The question of personal responsibility sits at the heart of Reservation Dogs, Sterlin Harjo and Taika Waititi’s new FX series. Filmed on location in Okmulgee, Oklahoma, the half-hour comedy follows four Indigenous teenagers as they steal, rob, and save in order to get to the promised land of California. But what does it mean to scam your own community, particularly one that prioritizes collective action, tradition, and respect?
Teenagers (most of them upper-middle-class and white) have been grappling with their identities on-screen for decades, but Reservation Dogs gives the coming-of-age genre a much-needed makeover. The series serves as a major milestone for Native representation: every writer, director, and series regular is Indigenous, including Harjo, a Seminole-Muscogee filmmaker from Holdenville, Oklahoma, and Waititi, who is of Maori descent.
A talented cast of actors bring Harjo and Waititi’s vibrant world to life on screen. The foursome, still reeling one year after the death of their fifth member, Daniel, is ostensibly lead by Bear Smallhill (D’Pharaoh Woon-A-Tai), who begins coming into his own with the help of a questionable spirit guide (Dallas Goldtooth). As “William Knifeman,” Goldtooth satirizes the stereotypical depictions of Native Americans in film and television, injecting a small amount of absurdist humor into an otherwise very real series. “Now, I’m meant to travel the spirit world, find lost souls like you,” he tells Bear, after recounting the long, unlucky story of his death. “The spirit world is cold. My nipples are always hard.”
Nipple issues aside, William Knifeman does impart some important wisdom to Bear and his “thuggy-ass friends,” and his presence is a galvanizing force for the lost teen. After a successful potato chip heist, Bear’s conscience gets the best of him, and he convinces his friends Elora Danan (Devery Jacobs), Willie Jack (Paulina Alexis), and Cheese (Lane Factor) to adopt a vigilante, rather than criminal, mentality. With that, the newly-dubbed “Reservation Dogs” set out to defend their community from a rival gang with a penchant for violence.
While its teens form the backbone of the show, Reservation Dogs also boasts a memorable performance from Zahn McClarnon, best known for playing Hanzee Dent in another FX series, Fargo. McClarnon is typically thrust into the most dramatic of all dramatic roles, but here the show's writers play him for laughs as a tribal cop, Lighthorseman Big, with a keen interest in conspiracy theories and the supernatural. True to form, McClarnon makes the most of every scene he’s in, and his inherent goofiness makes him the ideal foil for a group of kids who see low-stakes crime as the only way to escape their community.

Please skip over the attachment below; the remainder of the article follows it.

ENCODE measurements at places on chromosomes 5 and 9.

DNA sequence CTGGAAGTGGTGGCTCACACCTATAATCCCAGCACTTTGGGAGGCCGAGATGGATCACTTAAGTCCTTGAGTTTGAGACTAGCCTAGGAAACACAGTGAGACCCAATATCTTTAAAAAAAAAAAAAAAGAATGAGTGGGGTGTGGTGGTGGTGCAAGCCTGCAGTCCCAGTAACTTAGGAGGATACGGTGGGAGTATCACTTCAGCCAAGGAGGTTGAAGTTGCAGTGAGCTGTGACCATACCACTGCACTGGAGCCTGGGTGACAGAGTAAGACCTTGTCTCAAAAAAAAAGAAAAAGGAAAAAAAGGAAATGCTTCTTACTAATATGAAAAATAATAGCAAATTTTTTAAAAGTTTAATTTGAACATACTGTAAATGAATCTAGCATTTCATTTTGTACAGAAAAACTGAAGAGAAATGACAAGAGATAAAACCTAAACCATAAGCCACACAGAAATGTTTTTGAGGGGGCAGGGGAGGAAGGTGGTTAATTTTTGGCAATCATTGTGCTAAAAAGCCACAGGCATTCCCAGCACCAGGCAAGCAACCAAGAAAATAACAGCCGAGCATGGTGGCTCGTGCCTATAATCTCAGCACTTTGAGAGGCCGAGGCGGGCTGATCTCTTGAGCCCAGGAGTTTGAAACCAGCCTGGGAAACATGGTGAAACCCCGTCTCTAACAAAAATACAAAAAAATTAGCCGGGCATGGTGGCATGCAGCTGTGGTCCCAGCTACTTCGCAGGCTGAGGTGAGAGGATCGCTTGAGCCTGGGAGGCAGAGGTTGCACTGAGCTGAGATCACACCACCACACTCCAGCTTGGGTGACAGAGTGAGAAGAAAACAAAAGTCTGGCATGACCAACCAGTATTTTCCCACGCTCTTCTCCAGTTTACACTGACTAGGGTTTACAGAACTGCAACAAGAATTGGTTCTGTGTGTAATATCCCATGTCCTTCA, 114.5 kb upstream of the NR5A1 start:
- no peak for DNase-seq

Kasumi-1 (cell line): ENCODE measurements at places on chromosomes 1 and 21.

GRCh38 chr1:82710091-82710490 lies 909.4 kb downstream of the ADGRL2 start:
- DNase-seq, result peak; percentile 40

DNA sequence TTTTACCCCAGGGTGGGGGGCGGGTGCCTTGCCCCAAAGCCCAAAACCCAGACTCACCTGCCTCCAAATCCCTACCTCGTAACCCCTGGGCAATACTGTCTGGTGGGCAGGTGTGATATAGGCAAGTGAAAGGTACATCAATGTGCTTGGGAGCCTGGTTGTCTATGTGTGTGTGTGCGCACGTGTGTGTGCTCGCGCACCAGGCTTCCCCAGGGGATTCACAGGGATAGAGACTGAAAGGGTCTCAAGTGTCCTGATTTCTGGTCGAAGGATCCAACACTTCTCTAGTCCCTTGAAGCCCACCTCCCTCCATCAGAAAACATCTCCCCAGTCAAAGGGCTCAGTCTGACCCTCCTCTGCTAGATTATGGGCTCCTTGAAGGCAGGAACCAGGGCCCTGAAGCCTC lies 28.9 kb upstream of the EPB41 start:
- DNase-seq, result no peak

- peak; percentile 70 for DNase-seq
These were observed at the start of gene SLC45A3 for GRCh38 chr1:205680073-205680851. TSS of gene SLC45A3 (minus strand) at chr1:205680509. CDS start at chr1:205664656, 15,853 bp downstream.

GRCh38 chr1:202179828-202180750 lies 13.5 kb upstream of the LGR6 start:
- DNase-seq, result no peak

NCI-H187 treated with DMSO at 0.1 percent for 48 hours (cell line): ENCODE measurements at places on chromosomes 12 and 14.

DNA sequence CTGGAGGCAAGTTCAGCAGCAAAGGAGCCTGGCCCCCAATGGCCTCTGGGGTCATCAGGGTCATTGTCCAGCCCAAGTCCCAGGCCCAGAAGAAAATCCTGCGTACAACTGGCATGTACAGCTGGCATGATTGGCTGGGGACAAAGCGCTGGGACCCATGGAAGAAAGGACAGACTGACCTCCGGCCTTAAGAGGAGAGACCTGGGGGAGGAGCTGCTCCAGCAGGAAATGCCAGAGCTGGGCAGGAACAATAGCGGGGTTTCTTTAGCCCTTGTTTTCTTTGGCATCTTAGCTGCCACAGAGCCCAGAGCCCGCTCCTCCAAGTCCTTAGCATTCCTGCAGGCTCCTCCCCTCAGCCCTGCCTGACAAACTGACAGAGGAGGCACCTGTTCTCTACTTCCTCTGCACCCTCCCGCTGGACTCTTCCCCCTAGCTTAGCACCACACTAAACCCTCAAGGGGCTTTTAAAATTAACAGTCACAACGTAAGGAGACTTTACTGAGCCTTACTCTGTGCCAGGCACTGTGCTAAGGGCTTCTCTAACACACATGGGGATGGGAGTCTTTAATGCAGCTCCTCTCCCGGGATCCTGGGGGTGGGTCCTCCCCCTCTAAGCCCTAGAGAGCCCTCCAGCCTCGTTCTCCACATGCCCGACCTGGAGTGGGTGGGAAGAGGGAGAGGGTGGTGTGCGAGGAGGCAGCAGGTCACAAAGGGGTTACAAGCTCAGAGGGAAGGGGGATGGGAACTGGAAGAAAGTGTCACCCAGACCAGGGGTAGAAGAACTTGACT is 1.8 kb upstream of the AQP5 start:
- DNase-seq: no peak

Reservation Dogs’ supporting cast also includes Sarah Podemski (Tin Star, Love Alaska) as Bear’s mother Rita, an independent woman who prefers tough love over idealism, Kirk Fox (Parks and Recreation) as Kenny Boy, the owner of the salvage yard on the edge of town, and Lil Mike and FunnyBone as neighborhood rappers Mose and Mekko. Reservation Dogs serves as Lil Mike and FunnyBone’s acting debut, and they don’t disappoint, using their limited screen time to consistently deliver laughs as they cruise around town in search of good gossip.
It’s refreshing to see this much representation on screen, but what Harjo and Waititi have done with it is even more impressive. Reservation Dogs resists the urge to glorify or mythologize its Indigenous community; instead, it presents the reservation and its many personalities, warts and all. The FX comedy is at its best during its “slice of life” scenes, which both expand the unique world of the show — Episode 2 takes place in the packed waiting room of the Indian Health Service (IHS) clinic, for example — and drive home the relatability of its central themes. These four Indigenous teens are asking the same questions as their white counterparts, but the answers are complicated by centuries of dispossession and abuse.
With its diverse cast and crew, Reservation Dogs takes viewers into a space that coming-of-age film and television has often ignored, and it’s every bit as vibrant — if not more — as Lady Bird’s Sacramento or the college haunts of St. Elmo’s Fire. Reservation Dogs may be the first series to explore the realities of Native life, and the first to boast an entirely Indigenous cast, but here’s hoping it won’t be the last.
The first two episodes of Reservation Dogs premiere Monday, August 9 on FX on Hulu, with new episodes streaming weekly.
Claire Spellberg Lustig is the TV Editor at Primetimer and a scholar of The View. Follow her on Twitter at @c_spellberg.